Arguably, the week’s biggest story from the House came at its final committee hearing.
In front of a packed and, at times, raucous hearing room — and after four-plus hours of testimony — the House Job Growth and Energy Affordability Policy and Finance Committee approved a bill Thursday night that would ban actions by local units of government to put in place their own laws governing private employment.
Other issues addressed during the week include: special education expenses, suicide prevention, student loan tax credits, oil train derailment preparedness, the economic impact of amateur sports, and state commissioner severance pay.
Before looking ahead to next week, which is scheduled to include a legislative auditor’s report on the use of publicly-owned suites at U.S. Bank Stadium, nominations to the University of Minnesota’s Board of Regents and more reviews of the governor’s budget proposal, let’s take a look at what you may have missed this week.
New program has registered thousands of cottage food producers
MPR wants $200,000 more from state for biennium
House passes technical updates to nonprofit laws
Real property statute technical overhaul passed by House
Career and Technical Education licensure changes proposed
Statewide special education expense averages rise, committee hears
ENVIRONMENT AND NATURAL RESOURCES
Environment committee receives base budget briefing
Longstanding objections to state-owned lands reemerge
Lessard–Sams council seeks funding for outdoor resource projects
Minnesota Index: DNR – Division of Resources
Tax credits pitched as salve for parental leave outlays
HEALTH AND HUMAN SERVICES
Bill would change ‘spenddown’ limit before Medical Assistance kicks in
Dayton’s budget proposal to extend benefit coverage for young foster children
A place to turn in times of crises just a call — or text — away
Improvements proposed to 2015 nursing facility payment reforms
Hearing-impaired Minnesotans seek to have needs considered in new buildings
Student loan tax credit proposed for 2017
Student debt program will look to continue past efforts
Seeking to avoid “patchwork,” committee OKs bill to bar local employment laws
Cities would need more public input on development plans
Townships caught in Catch-22 could get reprieve
MILITARY AND VETERANS AFFAIRS
Veterans groups look for property tax breaks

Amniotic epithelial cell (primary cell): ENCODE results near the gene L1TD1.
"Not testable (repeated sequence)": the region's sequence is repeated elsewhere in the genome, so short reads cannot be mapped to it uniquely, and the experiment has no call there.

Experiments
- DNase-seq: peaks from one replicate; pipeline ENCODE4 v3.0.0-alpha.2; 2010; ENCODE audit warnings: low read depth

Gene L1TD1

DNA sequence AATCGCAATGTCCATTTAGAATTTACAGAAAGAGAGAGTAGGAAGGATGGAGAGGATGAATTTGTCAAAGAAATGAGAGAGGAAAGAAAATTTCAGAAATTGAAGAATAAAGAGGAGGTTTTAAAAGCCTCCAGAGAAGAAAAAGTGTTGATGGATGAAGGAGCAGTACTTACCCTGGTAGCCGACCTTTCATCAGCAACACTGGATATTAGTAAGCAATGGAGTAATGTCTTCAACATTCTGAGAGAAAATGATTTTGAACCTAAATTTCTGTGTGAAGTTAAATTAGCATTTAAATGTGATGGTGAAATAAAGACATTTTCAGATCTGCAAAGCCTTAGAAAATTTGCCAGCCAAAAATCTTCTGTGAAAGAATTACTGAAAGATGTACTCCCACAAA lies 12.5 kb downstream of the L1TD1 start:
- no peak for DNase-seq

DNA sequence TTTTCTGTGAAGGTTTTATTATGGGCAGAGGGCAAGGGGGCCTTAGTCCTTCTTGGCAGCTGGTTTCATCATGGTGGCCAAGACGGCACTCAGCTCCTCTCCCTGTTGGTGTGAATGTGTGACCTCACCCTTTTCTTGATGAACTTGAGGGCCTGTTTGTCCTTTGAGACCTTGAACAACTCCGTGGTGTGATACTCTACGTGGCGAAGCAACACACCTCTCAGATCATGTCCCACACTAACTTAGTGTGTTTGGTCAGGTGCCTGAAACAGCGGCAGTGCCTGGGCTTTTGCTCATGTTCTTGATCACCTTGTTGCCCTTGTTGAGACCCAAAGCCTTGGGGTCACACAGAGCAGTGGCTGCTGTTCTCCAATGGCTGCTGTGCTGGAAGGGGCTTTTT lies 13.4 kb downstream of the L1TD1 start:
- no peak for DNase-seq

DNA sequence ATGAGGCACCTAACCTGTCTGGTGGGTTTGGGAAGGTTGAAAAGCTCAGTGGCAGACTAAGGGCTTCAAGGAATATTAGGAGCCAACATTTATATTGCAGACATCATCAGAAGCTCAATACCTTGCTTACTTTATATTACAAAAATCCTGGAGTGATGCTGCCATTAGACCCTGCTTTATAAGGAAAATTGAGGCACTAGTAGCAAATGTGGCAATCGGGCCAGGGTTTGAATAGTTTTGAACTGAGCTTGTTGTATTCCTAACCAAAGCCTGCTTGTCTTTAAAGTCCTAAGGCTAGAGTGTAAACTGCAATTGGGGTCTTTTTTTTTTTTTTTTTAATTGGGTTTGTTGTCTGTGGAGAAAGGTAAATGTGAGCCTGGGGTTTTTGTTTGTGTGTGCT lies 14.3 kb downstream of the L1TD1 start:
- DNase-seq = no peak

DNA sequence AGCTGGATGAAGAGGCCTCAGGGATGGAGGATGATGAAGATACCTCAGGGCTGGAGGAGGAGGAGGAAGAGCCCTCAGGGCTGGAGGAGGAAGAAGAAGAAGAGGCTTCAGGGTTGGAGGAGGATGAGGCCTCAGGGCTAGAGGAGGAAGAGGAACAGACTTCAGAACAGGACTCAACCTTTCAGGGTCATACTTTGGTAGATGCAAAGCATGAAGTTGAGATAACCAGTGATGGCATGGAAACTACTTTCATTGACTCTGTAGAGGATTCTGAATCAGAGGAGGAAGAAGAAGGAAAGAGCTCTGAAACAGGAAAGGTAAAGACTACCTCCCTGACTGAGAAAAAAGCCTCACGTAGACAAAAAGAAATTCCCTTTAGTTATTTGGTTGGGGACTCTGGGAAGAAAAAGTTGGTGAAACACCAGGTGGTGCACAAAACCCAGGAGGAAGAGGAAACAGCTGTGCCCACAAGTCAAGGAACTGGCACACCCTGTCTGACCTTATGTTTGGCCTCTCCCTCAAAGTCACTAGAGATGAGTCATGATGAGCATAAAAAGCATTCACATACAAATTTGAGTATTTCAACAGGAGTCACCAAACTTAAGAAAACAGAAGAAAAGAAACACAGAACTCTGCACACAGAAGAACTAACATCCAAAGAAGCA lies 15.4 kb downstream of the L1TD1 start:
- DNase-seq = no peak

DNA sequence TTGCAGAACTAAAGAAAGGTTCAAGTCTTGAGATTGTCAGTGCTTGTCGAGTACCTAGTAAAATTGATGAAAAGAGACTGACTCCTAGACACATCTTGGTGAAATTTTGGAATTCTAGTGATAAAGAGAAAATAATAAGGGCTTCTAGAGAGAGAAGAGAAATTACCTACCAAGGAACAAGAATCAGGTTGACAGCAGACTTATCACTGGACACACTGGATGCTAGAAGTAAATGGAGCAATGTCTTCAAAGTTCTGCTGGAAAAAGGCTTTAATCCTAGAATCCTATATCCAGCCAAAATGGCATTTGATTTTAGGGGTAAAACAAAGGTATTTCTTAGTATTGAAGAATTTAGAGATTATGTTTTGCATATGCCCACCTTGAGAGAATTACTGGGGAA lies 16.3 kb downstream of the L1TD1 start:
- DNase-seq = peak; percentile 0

Bill to protect veterans from bad loans gets division approval
Report: Minnesota becoming better prepared for oil train incident
Inmate mental health treatment costs coming up short
Starting Line: Bill says ‘thank you’ to first responders
Public safety officials tout accomplishments in overview
Amateur sports activities an economic boost to state, committee hears
‘Solving inside problems from the outside’ to be new tech committee’s calling
House panel moves to rein in commissioner severance pay
Tax credit seen as essential to growing state’s high-tech industry
Small town fights off decline, seeks construction tax break
'A very successful session?' Or, 'a debacle?' The reviews are mixed in the immediate aftermath of the 2018 session.
Introduced in March 2017 by Rep. Mary Kunesh-Podein (DFL-New Brighton) and Sen. Carolyn Laine (DFL-Columbia Heights), HF2470/SF2259, aims to stop the cycle of opioid misuse and addiction through education.
The conference committee tasked with hammering out the differences that divide the House and Senate on a laundry list of major issues met for the first time Tuesday afternoon.
Republican legislative majority offers mixed reactions to proposed tax system overhauls and DMV fixes.
The latest numbers are a $517 million swing from the November forecast
The state’s latest economic forecast projects a budget deficit of $188 million for the current two-year biennium, and a $586 million deficit for the 2020-21 biennium
The budget process explained — and why it matters